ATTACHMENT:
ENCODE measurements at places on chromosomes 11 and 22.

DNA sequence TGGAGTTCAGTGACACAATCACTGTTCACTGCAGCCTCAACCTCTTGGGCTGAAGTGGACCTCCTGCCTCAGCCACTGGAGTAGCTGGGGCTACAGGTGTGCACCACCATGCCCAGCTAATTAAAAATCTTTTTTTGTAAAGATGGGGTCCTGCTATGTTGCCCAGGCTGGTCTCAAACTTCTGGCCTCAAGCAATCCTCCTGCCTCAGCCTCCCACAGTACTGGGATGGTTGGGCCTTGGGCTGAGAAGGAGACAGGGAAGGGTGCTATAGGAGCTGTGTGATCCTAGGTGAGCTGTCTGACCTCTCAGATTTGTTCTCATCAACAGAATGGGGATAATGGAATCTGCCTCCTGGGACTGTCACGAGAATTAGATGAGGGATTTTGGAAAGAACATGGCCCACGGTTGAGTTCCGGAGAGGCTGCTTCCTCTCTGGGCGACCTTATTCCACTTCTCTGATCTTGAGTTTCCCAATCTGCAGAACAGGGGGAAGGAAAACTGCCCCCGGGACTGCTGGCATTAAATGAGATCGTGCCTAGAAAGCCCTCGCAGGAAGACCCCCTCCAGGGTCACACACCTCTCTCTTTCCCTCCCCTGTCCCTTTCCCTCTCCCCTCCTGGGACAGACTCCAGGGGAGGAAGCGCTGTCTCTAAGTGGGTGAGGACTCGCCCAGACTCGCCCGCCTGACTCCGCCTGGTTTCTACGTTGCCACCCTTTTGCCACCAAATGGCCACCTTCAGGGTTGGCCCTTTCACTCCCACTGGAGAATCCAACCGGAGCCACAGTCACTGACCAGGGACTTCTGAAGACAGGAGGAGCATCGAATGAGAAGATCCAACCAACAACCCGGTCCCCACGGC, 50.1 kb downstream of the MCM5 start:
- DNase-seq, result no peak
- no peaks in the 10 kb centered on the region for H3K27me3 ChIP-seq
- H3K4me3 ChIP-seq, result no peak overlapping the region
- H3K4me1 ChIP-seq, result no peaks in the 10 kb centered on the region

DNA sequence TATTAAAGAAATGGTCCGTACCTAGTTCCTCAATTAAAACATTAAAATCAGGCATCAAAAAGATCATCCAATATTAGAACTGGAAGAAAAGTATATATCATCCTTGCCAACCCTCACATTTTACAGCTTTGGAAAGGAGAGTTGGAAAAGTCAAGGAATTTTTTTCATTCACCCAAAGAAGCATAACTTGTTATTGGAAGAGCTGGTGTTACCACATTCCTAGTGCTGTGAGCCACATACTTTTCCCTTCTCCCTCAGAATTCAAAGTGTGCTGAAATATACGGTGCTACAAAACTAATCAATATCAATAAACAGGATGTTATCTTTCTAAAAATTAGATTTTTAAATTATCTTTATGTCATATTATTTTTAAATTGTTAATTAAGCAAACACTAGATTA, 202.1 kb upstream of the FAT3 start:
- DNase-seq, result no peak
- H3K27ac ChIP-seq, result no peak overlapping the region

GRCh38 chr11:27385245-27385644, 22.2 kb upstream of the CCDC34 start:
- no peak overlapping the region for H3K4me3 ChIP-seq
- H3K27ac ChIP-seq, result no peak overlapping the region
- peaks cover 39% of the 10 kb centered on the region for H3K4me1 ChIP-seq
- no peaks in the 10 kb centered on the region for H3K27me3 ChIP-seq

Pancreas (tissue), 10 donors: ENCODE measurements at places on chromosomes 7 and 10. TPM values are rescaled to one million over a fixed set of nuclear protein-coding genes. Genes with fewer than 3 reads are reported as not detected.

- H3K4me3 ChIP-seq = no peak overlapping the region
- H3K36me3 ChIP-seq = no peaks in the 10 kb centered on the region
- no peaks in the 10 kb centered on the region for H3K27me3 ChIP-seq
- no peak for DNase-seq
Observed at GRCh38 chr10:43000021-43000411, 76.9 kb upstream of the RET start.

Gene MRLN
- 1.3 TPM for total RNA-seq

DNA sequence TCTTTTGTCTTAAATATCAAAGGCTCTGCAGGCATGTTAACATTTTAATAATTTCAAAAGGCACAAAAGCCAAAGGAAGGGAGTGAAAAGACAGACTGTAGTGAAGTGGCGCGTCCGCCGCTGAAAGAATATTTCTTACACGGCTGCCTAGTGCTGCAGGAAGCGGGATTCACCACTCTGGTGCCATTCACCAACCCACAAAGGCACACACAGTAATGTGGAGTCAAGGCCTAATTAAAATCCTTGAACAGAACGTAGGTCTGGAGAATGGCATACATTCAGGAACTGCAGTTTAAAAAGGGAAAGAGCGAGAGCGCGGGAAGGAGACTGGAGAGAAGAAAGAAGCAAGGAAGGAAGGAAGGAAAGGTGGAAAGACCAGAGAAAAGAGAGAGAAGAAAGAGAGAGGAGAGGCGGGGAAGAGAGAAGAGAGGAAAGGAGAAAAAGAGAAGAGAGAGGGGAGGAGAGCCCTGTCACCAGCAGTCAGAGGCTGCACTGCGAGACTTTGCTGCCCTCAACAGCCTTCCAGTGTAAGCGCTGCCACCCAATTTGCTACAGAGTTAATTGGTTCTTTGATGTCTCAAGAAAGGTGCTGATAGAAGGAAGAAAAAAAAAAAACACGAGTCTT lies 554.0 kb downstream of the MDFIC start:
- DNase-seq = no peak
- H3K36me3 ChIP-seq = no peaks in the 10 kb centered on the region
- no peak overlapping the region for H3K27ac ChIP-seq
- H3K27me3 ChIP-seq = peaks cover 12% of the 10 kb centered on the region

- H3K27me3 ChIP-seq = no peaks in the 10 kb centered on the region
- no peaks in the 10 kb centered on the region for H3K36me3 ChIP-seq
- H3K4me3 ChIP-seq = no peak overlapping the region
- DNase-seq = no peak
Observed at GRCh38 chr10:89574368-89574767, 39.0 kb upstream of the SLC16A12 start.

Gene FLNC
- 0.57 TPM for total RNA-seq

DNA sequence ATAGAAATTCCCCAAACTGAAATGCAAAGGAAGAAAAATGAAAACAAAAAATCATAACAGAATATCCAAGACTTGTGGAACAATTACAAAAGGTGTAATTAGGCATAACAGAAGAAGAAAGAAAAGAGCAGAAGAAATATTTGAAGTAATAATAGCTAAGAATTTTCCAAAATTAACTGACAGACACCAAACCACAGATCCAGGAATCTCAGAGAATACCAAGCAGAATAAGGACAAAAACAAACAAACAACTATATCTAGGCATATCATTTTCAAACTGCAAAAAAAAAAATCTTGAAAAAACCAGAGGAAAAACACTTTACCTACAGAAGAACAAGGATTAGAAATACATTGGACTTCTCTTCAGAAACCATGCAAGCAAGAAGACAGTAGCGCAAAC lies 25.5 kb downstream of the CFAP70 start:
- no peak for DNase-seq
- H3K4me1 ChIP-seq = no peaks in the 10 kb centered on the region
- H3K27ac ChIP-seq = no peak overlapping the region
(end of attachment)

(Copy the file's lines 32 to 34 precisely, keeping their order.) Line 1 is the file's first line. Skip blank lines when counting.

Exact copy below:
Observed at GRCh38 chr10:89574368-89574767, 39.0 kb upstream of the SLC16A12 start.

Gene FLNC
- 0.57 TPM for total RNA-seq